And then on the public health side, I would say making sure that we are preparing for future pandemics or situations and if that is even having an even more coordinated plan, and making sure that the public health officials and doctors are able to utilize their expertise.

…There are some colleagues of mine on the other side who want to, they want to be the ones to decide, you know, what happens in a public health emergency, and that’s me just doesn’t make sense. …There’s a reason there’s a public health officer. But even on the public health front, you know, other states have done something called community health workers, where there are boots on the ground, you know, grassroots style of having almost, you know, nurses, or individuals that go and educate the community on health issues,  health practices…”

 

What do you see as the biggest issues that are in your district?

“Having a good constituent services program (is important). So a lot of residents have great ideas … they want to start a community garden, or they want to have after school programming at their church, and just being able to help connect them more to, if there are grants out there, if there are other individuals in the district that are doing that, and they don’t know about them. So even just focusing on some of those day-to-day, quality of life issues. And, you know, maybe a resident doesn’t have a sidewalk in their neighborhood, and they are interested in that. Now, that’s not a state issue, but they don’t necessarily know that or care that they want to know, as their representative, that I’m going to try to get them (that information). So I’m gonna put that all under the umbrella of, you know, constituent services, having transparent government, letting them know, you know, ‘Hey, these are different resources you can tap into.’” 

 

You’ve spoken out against recent antisemitic acts in Alabama, what do you think it means for Jewish communities across the state to see someone of their faith in the state house?

“It’s a big honor and privilege to be the only Jewish member and I hope there certainly are more in the coming years. But I think for any minority group, whether that’s racial, ethnic, whether it’s women, I mean, to be able to see someone that either looks like them or has the same background or identity, that is always meaningful, not just in a symbolic way, but actually from a representation standpoint, that there’s someone there, who understands and is going to, you know, fight for equal access for all people. … Our Jewish background motivates us to provide for and advocate for a more inclusive, equal equitable justice community for people of all backgrounds. So I think even more than just being a Jewish member, and how Jewish people feel about that, that they know that I’m also going to be an advocate and voice for any groups that are underrepresented or a minority group.”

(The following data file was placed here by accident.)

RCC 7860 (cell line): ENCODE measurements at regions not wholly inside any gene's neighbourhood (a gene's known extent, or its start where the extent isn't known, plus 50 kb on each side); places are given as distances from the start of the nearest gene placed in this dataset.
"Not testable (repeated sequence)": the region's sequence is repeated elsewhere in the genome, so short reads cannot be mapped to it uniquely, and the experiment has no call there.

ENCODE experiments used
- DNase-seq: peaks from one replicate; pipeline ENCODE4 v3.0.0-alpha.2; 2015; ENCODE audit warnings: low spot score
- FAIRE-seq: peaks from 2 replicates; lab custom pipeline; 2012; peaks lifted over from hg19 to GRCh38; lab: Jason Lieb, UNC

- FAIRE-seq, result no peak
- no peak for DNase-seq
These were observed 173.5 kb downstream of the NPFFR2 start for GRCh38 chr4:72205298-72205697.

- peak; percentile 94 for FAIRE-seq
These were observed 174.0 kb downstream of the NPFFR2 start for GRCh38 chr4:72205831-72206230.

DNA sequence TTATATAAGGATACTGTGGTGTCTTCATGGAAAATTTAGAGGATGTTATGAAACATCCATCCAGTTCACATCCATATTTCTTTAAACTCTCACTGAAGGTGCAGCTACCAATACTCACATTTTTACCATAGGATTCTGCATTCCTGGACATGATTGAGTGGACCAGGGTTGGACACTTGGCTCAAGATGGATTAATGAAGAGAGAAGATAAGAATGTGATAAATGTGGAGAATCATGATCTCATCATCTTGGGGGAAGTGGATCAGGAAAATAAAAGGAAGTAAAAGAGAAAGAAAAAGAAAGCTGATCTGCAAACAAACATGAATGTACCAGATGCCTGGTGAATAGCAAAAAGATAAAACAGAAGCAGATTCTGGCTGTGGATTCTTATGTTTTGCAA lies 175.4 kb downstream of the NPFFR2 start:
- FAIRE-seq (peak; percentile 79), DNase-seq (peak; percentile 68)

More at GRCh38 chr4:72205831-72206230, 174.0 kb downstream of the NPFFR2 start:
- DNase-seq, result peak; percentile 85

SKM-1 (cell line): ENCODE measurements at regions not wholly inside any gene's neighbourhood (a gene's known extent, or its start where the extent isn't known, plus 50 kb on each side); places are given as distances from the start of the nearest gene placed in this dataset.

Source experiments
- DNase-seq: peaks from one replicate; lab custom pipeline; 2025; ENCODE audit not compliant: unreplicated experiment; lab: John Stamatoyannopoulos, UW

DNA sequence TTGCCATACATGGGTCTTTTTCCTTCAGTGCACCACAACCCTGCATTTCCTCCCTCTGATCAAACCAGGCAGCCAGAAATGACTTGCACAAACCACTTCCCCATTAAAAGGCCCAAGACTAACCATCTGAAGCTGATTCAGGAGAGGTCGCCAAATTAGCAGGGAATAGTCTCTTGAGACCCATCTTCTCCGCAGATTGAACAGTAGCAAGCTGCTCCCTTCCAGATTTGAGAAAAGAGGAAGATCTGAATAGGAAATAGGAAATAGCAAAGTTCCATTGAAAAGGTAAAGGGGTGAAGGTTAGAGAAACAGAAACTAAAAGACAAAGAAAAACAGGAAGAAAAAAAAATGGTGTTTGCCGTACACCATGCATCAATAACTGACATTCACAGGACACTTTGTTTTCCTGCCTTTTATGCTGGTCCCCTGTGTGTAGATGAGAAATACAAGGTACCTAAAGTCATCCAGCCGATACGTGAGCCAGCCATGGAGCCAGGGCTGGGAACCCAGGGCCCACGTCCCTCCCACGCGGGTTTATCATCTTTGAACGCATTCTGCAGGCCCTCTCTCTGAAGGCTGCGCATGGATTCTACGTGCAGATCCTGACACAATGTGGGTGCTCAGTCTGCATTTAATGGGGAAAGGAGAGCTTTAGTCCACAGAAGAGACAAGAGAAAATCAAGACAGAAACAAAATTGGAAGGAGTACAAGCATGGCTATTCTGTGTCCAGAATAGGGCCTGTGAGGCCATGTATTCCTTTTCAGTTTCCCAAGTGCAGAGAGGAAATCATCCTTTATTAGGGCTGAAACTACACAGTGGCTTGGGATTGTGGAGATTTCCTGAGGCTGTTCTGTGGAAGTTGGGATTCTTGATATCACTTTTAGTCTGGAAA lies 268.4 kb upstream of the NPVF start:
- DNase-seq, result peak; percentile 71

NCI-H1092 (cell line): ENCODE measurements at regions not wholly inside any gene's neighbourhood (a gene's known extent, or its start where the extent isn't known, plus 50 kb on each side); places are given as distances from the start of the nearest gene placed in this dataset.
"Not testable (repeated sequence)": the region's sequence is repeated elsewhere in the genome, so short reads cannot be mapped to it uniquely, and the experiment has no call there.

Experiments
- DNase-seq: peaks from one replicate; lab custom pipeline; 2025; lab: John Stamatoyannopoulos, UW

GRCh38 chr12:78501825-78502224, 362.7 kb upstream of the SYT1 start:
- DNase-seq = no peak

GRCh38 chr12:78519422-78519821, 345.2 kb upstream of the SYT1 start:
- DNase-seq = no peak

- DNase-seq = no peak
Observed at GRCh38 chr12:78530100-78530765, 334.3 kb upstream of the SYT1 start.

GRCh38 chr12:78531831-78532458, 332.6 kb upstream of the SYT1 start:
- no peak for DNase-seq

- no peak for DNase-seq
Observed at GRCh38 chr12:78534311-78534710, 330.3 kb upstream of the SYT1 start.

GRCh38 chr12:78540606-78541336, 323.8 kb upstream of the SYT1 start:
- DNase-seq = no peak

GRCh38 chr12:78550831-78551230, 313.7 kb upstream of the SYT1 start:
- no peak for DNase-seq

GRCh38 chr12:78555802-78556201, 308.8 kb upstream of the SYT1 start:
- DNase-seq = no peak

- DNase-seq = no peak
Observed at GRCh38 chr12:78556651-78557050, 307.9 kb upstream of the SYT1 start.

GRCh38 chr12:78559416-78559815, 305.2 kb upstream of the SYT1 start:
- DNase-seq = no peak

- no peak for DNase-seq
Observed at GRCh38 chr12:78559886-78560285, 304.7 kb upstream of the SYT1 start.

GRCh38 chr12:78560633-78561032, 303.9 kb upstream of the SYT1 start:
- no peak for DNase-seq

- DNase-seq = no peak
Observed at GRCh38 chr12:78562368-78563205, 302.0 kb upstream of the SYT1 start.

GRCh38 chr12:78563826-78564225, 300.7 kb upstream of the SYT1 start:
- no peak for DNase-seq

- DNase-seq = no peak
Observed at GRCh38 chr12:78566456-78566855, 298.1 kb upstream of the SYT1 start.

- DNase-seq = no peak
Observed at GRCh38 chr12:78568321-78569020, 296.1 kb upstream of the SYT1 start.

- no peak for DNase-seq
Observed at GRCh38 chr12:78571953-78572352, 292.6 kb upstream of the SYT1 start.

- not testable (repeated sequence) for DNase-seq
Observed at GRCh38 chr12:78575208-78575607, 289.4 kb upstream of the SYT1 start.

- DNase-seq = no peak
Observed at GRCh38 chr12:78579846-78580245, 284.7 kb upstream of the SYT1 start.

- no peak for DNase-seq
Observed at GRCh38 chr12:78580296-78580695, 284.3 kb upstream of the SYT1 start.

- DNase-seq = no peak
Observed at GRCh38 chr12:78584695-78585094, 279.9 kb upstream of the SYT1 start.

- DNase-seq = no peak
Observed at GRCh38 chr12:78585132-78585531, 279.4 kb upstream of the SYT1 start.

You were the only Democrat to beat a Republican incumbent in the state this year. What do you think needs to be done within the Alabama Democratic Party to help more candidates be successful?

“I mean, I think a few things that in general, I think, for anyone wanting to run that, you know, being involved in the community in the district, being visible, not just when it’s time to run — and I’m not saying that as like a criticism or kind of a veiled criticism of any particular candidates that ran and didn’t win. But I think in general, my advice would be that being really hands on and involved consistently is something really important. I do think having more individuals that are trained in grassroots organizing, and how to utilize voter data, and really working with college students, all throughout the state to let them know that they’re really great careers, and you can, it is a vital part of a campaign to have a someone that can do the communications and someone that can do the field organizing. And I think the more we build, you know, that type of professional campaign staff, you know, for races all throughout the state, that can make a really big difference. And, you know, I’m grateful that I had some younger people and individuals in Montgomery, who, you know, were quick to learn that and really play a big part of the campaign.”

 

Anything else you’d like to add?

“I know what people are tired of and frustrated (by) politicians or people that run on promises, all sorts of things. And I’m, I’m both someone that’s very hopeful and optimistic, and there is a lot that we can do to progress and move forward. But (I can) also be realistic, I’m not going to promise, you know, the moon and stars and, saying that I can magically fix or end crime or education. … But I will always do my best to keep them informed and empowered. And that way that they know, you know what’s happening and why. And you know, together, we can try to at least make things a little bit better.”